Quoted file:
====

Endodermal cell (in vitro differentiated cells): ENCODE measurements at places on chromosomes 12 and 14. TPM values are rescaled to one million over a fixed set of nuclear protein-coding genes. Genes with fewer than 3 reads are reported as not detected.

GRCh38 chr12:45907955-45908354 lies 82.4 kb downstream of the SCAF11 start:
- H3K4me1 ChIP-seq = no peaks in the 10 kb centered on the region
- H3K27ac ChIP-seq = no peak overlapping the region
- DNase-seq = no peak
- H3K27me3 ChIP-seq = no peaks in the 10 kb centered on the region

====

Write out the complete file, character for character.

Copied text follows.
Endodermal cell (in vitro differentiated cells): ENCODE measurements at places on chromosomes 12 and 14. TPM values are rescaled to one million over a fixed set of nuclear protein-coding genes. Genes with fewer than 3 reads are reported as not detected.

GRCh38 chr12:45907955-45908354 lies 82.4 kb downstream of the SCAF11 start:
- H3K4me1 ChIP-seq = no peaks in the 10 kb centered on the region
- H3K27ac ChIP-seq = no peak overlapping the region
- DNase-seq = no peak
- H3K27me3 ChIP-seq = no peaks in the 10 kb centered on the region